indoor flash makes colors off- why?

Discussion in 'Digital Photography' started by Donnie Stowe, Sep 10, 2004.

  1. Donnie Stowe

    Donnie Stowe Guest

    I m using a Olympus c4000 with internal flash, auto white balance and
    hue centered, but purples look blue. what's wrong??

    Donnie
     
    Donnie Stowe, Sep 10, 2004
    #1
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  2. Donnie Stowe

    Jeremy Nixon Guest

    Donnie Stowe <> wrote:

    > I m using a Olympus c4000 with internal flash, auto white balance and
    > hue centered, but purples look blue. what's wrong??


    If you've got both flash and ambient incandescent light, auto white balance
    is probably "settling" for something in-between. In that case, the light
    from the flash will be bluer than white.

    Try setting the white balance to "flash".

    --
    Jeremy |
     
    Jeremy Nixon, Sep 10, 2004
    #2
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  3. Donnie Stowe

    Skip M Guest

    Or setting custom white balance, if possible.

    --
    Skip Middleton
    http://www.shadowcatcherimagery.com
    "Jeremy Nixon" <> wrote in message
    news:...
    > Donnie Stowe <> wrote:
    >
    > > I m using a Olympus c4000 with internal flash, auto white balance

    and
    > > hue centered, but purples look blue. what's wrong??

    >
    > If you've got both flash and ambient incandescent light, auto white

    balance
    > is probably "settling" for something in-between. In that case, the light
    > from the flash will be bluer than white.
    >
    > Try setting the white balance to "flash".
    >
    > --
    > Jeremy |
     
    Skip M, Sep 10, 2004
    #3
  4. Donnie Stowe

    Jeremy Nixon Guest

    Skip M <> wrote:

    > Or setting custom white balance, if possible.


    Setting a custom white balance off the ambient light will make the flash
    even *more* blue, unless it's set by firing the flash, and I doubt his
    camera can do that.

    Setting it to "flash" will make the incandescent light more yellow, but
    we tend to find that less objectionable because we "expect" that light
    to be that color.

    --
    Jeremy |
     
    Jeremy Nixon, Sep 10, 2004
    #4
  5. Donnie Stowe

    Skip M Guest

    Sorry, off on a tangent, thinking studio strobes, not on camera flashes...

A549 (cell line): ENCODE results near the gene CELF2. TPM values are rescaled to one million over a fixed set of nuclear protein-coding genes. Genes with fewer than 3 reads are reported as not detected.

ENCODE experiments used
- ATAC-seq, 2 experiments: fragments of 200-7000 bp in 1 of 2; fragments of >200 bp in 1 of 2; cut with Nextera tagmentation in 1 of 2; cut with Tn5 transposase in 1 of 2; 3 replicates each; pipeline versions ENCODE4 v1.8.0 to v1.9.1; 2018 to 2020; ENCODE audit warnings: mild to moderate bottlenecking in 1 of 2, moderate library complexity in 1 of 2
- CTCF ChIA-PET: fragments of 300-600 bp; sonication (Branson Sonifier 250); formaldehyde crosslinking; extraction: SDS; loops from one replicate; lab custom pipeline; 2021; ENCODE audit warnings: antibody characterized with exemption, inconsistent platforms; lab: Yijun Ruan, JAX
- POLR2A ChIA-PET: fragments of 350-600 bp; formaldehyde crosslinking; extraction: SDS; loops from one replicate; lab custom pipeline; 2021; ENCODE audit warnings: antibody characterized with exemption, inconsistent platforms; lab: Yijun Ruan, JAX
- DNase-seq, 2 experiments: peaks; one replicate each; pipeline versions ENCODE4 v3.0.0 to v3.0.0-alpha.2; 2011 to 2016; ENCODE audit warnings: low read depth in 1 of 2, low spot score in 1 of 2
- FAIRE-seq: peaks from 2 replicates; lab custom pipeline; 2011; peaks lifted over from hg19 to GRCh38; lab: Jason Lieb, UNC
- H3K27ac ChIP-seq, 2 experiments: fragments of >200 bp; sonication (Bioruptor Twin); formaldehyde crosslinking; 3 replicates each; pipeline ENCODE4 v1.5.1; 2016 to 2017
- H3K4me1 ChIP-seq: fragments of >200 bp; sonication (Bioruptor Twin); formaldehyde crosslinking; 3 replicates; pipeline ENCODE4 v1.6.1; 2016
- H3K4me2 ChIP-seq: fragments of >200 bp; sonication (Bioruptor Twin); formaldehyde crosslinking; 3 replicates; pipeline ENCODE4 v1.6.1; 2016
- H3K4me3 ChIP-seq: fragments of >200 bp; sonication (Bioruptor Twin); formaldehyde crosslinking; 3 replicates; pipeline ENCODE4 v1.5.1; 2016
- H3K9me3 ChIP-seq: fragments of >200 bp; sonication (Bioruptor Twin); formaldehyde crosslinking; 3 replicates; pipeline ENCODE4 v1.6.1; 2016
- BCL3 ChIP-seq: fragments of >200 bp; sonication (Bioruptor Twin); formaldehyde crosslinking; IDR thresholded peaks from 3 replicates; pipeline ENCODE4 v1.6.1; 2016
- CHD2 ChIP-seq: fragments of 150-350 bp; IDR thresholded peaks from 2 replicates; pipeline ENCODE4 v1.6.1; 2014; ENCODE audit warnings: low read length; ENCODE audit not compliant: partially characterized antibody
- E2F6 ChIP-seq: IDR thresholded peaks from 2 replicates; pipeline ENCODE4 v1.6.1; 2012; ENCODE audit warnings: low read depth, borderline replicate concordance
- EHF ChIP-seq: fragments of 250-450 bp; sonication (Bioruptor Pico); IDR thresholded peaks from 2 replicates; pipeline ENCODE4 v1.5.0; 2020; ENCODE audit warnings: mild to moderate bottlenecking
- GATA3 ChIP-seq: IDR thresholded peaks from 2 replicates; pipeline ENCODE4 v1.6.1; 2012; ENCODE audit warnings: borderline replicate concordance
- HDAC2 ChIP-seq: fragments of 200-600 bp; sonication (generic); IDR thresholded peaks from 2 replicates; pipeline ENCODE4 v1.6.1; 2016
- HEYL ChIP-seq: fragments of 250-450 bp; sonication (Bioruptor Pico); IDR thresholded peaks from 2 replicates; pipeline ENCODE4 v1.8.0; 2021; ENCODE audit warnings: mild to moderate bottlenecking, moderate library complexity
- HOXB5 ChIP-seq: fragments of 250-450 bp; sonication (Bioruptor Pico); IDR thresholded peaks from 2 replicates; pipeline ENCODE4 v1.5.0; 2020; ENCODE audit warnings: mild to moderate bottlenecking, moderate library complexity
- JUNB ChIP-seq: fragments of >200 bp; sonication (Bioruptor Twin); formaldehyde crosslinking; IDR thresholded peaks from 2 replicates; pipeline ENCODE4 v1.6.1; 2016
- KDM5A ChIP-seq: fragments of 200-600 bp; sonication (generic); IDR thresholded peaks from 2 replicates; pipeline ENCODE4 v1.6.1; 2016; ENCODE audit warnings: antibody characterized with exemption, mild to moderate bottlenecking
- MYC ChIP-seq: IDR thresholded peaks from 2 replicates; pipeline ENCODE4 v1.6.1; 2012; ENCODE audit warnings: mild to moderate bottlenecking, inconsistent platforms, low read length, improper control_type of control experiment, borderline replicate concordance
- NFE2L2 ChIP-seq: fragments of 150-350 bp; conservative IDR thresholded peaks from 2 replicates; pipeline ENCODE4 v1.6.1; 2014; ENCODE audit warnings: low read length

--
    Skip Middleton
    http://www.shadowcatcherimagery.com
    "Jeremy Nixon" <> wrote in message
    news:...
    > Skip M <> wrote:
    >
    > > Or setting custom white balance, if possible.

    >
    > Setting a custom white balance off the ambient light will make the flash
    > even *more* blue, unless it's set by firing the flash, and I doubt his
    > camera can do that.
    >
    > Setting it to "flash" will make the incandescent light more yellow, but
    > we tend to find that less objectionable because we "expect" that light
    > to be that color.
    >
    > --
    > Jeremy |
     
    Skip M, Sep 10, 2004
    #5
  6. Jeremy Nixon <> writes:

    > Donnie Stowe <> wrote:
    >
    > > I m using a Olympus c4000 with internal flash, auto white balance and
    > > hue centered, but purples look blue. what's wrong??

    >
    > If you've got both flash and ambient incandescent light, auto white balance
    > is probably "settling" for something in-between. In that case, the light
    > from the flash will be bluer than white.
    >
    > Try setting the white balance to "flash".


    You have a choice:

    1) Set the shutter speed as high as possible so that most of the light comes
    from the flash, but that will mean dark areas where the flash doesn't cover
    particularly if the background is far away from the people, and set the WB
    to flash, cloudy, or sunny. Unfortunately many DSLRs have fairly slow
    shutter speeds. Note a lot of cameras auto mode slows down the speed as
    slow as possible, so you probably have to use manual mode (or shutter
    priority mode).

    2) Set the shutter speed relatively slow so that more of the background light
    is used, and deal with the mixture of different temperture light sources in
    post processing.

    3) Use filters on your flash to change the light temperture to that of your
    ambenient light source so everything is the same temperture. Alternatively
    either filter the ambenient light source or use daylight bulbs.

    --
    Michael Meissner
    email:
    http://www.the-meissners.org
     
    Michael Meissner, Sep 10, 2004
    #6
  7. Donnie Stowe

    Hunt Guest

    In article <>, says...
    >
    > I m using a Olympus c4000 with internal flash, auto white balance and
    >hue centered, but purples look blue. what's wrong??
    >
    >Donnie


    Both pigment and dye will reflect and transmit UV light, that we do not see.
    Same for IR light. Both film and digital are sensitive to it to varying
    degrees. Depending on your purple subject matter, what you are probably
    getting is stronger UV reflectivity, that is overcoming the reds, that your
    eye picks up. This is why a "white" wedding dress often looks blue in a
    photograph.

    Better UV filtration might be the easiest correction, with either a filter on
    the lens, or taping a gel onto the flash lens. Many mfgrs offer UV filters in
    different sizes for different lenses, and Rosco (the cine products company)
    makes a series of UV absorbing gel-type media. You might just want to pick up
    one of their swatch books, as the sample size will probably be adequate to cut
    and tape to the flash.

    You will probably need to experiment with which UV filter to use, based on
    your camera's sensor, the white-balance settings, and the UV output from your
    strobe. Most studio strobes have a anti-UV coating on their tubes.

    Hunt
     
    Hunt, Sep 10, 2004
    #7
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